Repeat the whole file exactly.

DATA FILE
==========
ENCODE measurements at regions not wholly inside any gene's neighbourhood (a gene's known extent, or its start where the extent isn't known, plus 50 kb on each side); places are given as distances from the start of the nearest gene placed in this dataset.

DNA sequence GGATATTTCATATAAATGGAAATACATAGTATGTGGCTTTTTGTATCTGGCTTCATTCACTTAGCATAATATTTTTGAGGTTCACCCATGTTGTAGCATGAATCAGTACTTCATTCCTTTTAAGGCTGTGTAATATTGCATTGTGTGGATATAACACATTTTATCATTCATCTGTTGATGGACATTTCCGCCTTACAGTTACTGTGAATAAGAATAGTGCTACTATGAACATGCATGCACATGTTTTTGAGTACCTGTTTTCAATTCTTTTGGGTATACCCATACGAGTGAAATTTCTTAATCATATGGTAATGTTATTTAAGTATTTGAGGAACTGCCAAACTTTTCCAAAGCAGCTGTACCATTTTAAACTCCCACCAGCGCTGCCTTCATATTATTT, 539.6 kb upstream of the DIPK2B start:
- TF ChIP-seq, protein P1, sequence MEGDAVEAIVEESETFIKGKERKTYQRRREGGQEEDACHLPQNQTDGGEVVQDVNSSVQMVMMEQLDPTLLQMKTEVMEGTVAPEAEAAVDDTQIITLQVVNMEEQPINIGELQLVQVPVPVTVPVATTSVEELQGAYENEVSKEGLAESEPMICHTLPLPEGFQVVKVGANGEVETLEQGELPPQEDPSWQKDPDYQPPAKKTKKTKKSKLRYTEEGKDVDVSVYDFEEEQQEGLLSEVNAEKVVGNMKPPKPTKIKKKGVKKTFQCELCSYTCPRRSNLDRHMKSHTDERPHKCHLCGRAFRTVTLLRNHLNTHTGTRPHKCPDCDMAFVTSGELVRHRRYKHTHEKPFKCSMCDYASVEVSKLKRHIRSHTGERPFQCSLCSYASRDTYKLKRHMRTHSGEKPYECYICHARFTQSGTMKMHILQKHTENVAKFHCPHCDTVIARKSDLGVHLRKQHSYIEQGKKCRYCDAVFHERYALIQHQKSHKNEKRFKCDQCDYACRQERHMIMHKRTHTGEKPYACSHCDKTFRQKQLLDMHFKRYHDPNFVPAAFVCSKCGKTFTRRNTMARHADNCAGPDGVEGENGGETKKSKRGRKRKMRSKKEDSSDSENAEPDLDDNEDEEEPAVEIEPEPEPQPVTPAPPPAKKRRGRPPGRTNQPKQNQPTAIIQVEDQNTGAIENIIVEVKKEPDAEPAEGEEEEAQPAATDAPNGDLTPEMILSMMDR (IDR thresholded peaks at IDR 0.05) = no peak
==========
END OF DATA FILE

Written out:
ENCODE measurements at regions not wholly inside any gene's neighbourhood (a gene's known extent, or its start where the extent isn't known, plus 50 kb on each side); places are given as distances from the start of the nearest gene placed in this dataset.

DNA sequence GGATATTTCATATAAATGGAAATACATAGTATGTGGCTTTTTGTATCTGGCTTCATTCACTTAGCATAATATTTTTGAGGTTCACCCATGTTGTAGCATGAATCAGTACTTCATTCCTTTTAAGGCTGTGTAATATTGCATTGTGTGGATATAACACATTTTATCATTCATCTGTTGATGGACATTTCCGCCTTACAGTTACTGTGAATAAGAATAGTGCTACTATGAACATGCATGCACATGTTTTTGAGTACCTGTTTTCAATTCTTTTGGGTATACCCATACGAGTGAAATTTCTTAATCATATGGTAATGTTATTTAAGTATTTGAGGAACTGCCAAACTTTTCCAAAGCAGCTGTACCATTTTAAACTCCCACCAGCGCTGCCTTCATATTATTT, 539.6 kb upstream of the DIPK2B start:
- TF ChIP-seq, protein P1, sequence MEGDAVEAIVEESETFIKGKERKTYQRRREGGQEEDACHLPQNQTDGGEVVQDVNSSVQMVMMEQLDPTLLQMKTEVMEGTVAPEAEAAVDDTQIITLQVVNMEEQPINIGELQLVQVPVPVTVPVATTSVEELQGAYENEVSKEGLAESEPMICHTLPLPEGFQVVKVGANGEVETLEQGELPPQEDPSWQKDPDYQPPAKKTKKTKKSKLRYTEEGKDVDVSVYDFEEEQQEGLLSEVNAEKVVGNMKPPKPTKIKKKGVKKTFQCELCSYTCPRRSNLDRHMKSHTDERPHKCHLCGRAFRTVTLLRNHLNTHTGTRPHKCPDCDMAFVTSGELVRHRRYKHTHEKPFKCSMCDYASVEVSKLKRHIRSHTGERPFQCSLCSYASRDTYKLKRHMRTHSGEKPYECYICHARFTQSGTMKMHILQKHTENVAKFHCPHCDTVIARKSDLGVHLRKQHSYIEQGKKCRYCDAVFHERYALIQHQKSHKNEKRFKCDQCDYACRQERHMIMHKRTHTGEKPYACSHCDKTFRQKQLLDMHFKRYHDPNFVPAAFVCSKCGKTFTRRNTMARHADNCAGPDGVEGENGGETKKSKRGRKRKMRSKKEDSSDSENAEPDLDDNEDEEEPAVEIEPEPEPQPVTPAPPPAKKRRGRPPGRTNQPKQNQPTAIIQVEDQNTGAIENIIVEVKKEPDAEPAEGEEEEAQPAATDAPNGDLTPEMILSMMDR (IDR thresholded peaks at IDR 0.05) = no peak